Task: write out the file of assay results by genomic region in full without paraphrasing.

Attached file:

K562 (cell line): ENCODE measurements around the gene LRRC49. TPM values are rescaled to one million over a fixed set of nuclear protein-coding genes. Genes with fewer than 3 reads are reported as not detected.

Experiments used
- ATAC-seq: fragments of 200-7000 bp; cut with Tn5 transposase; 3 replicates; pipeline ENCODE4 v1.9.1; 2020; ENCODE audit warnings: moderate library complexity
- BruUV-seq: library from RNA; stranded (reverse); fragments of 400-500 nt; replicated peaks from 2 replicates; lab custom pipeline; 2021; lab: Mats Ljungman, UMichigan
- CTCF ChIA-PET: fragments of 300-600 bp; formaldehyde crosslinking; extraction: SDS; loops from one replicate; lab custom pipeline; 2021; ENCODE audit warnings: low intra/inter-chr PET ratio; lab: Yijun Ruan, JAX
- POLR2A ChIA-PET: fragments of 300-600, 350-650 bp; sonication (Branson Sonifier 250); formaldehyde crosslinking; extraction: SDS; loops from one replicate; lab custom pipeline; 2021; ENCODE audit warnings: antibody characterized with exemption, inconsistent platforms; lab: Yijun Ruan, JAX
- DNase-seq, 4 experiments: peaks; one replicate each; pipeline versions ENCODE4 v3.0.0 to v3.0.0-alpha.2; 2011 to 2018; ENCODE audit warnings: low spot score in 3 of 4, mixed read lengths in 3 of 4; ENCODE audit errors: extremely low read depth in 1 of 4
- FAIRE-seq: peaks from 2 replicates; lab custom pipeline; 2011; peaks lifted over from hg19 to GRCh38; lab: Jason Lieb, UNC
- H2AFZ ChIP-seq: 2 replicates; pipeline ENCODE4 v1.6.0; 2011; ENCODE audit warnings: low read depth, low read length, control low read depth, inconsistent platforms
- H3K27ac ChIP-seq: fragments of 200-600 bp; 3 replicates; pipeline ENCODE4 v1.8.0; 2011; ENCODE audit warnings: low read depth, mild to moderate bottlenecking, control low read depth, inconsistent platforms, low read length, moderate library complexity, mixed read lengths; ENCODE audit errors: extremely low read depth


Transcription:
K562 (cell line): ENCODE measurements around the gene LRRC49. TPM values are rescaled to one million over a fixed set of nuclear protein-coding genes. Genes with fewer than 3 reads are reported as not detected.

Experiments used
- ATAC-seq: fragments of 200-7000 bp; cut with Tn5 transposase; 3 replicates; pipeline ENCODE4 v1.9.1; 2020; ENCODE audit warnings: moderate library complexity
- BruUV-seq: library from RNA; stranded (reverse); fragments of 400-500 nt; replicated peaks from 2 replicates; lab custom pipeline; 2021; lab: Mats Ljungman, UMichigan
- CTCF ChIA-PET: fragments of 300-600 bp; formaldehyde crosslinking; extraction: SDS; loops from one replicate; lab custom pipeline; 2021; ENCODE audit warnings: low intra/inter-chr PET ratio; lab: Yijun Ruan, JAX
- POLR2A ChIA-PET: fragments of 300-600, 350-650 bp; sonication (Branson Sonifier 250); formaldehyde crosslinking; extraction: SDS; loops from one replicate; lab custom pipeline; 2021; ENCODE audit warnings: antibody characterized with exemption, inconsistent platforms; lab: Yijun Ruan, JAX
- DNase-seq, 4 experiments: peaks; one replicate each; pipeline versions ENCODE4 v3.0.0 to v3.0.0-alpha.2; 2011 to 2018; ENCODE audit warnings: low spot score in 3 of 4, mixed read lengths in 3 of 4; ENCODE audit errors: extremely low read depth in 1 of 4
- FAIRE-seq: peaks from 2 replicates; lab custom pipeline; 2011; peaks lifted over from hg19 to GRCh38; lab: Jason Lieb, UNC
- H2AFZ ChIP-seq: 2 replicates; pipeline ENCODE4 v1.6.0; 2011; ENCODE audit warnings: low read depth, low read length, control low read depth, inconsistent platforms
- H3K27ac ChIP-seq: fragments of 200-600 bp; 3 replicates; pipeline ENCODE4 v1.8.0; 2011; ENCODE audit warnings: low read depth, mild to moderate bottlenecking, control low read depth, inconsistent platforms, low read length, moderate library complexity, mixed read lengths; ENCODE audit errors: extremely low read depth